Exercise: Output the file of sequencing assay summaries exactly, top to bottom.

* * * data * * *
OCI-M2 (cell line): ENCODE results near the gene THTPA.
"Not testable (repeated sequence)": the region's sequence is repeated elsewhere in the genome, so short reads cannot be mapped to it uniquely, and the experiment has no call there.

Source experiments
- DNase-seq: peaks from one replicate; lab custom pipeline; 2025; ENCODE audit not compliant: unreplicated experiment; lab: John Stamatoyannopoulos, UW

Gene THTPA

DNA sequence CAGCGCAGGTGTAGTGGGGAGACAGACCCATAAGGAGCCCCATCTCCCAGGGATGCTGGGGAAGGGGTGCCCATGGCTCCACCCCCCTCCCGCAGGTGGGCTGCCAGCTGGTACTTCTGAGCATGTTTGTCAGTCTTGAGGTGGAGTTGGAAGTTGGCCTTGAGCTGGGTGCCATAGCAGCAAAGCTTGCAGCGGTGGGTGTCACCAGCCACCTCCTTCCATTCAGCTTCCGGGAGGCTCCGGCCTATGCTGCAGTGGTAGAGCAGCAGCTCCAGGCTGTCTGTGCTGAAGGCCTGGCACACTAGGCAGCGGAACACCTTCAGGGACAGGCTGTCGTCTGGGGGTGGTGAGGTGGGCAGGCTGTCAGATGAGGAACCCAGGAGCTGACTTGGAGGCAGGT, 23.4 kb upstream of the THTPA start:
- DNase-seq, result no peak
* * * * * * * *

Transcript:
OCI-M2 (cell line): ENCODE results near the gene THTPA.
"Not testable (repeated sequence)": the region's sequence is repeated elsewhere in the genome, so short reads cannot be mapped to it uniquely, and the experiment has no call there.

Source experiments
- DNase-seq: peaks from one replicate; lab custom pipeline; 2025; ENCODE audit not compliant: unreplicated experiment; lab: John Stamatoyannopoulos, UW

Gene THTPA

DNA sequence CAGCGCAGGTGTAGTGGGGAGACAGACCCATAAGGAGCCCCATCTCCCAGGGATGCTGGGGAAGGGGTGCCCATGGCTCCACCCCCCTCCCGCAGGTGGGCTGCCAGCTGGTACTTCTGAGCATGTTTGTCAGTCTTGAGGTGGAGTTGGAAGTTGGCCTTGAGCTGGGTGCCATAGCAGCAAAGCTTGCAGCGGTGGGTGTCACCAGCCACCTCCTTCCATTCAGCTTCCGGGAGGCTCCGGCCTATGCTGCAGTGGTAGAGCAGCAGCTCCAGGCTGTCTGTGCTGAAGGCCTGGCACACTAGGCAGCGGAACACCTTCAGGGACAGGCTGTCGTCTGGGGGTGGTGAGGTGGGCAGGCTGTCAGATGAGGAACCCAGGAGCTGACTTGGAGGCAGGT, 23.4 kb upstream of the THTPA start:
- DNase-seq, result no peak